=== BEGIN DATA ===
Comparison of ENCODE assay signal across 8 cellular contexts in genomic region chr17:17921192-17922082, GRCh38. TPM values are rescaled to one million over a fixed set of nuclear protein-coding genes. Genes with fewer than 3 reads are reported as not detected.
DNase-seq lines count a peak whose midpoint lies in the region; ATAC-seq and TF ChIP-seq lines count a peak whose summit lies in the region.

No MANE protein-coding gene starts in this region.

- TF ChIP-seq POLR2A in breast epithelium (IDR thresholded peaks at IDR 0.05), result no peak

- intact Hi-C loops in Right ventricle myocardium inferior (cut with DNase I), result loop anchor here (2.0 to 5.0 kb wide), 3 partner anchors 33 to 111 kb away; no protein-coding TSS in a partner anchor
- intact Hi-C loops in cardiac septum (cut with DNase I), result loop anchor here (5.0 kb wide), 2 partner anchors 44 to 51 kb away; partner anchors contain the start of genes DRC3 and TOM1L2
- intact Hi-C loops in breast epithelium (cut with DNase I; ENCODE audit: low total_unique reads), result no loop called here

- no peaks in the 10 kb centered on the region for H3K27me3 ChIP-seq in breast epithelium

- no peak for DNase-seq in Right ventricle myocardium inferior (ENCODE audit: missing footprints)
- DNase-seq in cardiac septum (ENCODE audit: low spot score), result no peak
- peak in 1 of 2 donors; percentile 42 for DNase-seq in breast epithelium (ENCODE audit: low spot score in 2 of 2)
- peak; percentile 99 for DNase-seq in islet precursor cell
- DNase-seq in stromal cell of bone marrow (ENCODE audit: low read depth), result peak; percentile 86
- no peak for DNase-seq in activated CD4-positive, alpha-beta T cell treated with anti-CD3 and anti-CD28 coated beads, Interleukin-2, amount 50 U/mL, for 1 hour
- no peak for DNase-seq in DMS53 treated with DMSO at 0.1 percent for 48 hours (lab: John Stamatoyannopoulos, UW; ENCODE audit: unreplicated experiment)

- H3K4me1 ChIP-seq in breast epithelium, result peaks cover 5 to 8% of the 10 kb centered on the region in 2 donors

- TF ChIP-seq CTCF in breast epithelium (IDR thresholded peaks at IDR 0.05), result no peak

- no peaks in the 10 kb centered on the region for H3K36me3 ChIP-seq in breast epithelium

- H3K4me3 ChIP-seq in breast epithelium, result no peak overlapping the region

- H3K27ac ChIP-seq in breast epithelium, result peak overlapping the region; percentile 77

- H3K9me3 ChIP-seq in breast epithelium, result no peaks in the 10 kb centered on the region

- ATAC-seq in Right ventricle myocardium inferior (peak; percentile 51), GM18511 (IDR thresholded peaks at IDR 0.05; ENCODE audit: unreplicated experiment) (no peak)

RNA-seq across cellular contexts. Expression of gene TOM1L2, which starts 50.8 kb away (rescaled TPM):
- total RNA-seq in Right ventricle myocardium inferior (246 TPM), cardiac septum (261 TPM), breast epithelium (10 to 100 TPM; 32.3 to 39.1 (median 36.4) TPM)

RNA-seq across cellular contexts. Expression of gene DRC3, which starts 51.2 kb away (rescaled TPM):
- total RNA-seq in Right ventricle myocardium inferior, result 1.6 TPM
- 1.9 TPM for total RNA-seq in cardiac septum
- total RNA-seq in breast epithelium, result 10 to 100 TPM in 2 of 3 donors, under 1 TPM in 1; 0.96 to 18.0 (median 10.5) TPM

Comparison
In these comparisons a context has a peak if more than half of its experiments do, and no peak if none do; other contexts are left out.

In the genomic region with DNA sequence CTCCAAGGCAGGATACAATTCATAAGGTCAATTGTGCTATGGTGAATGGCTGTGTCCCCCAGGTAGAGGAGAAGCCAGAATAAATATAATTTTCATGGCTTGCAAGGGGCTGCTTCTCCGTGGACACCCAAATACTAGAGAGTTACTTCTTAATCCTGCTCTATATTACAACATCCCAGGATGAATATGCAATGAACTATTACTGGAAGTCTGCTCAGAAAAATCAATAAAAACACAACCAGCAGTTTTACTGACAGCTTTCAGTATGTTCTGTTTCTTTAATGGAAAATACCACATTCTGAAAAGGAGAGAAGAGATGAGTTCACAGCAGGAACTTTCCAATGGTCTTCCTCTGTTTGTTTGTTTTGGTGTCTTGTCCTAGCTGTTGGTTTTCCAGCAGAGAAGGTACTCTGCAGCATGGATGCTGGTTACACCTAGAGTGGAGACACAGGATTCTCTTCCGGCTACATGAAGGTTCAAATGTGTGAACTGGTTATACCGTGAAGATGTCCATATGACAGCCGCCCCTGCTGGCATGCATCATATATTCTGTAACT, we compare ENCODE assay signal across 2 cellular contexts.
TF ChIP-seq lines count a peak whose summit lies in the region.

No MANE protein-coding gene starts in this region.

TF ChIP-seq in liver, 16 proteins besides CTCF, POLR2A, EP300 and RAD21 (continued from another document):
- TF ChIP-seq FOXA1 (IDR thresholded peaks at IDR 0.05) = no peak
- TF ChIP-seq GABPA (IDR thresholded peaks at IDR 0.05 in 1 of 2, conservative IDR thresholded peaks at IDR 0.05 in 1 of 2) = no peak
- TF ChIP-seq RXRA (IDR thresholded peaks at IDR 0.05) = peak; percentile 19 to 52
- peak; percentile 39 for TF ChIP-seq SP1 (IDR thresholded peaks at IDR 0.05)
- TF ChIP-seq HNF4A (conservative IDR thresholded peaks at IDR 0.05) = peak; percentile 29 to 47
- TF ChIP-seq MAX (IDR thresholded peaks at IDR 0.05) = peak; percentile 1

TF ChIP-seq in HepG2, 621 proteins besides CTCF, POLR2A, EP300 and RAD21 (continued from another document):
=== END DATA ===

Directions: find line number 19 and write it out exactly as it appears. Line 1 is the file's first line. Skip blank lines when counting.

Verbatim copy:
- H3K4me3 ChIP-seq in breast epithelium, result no peak overlapping the region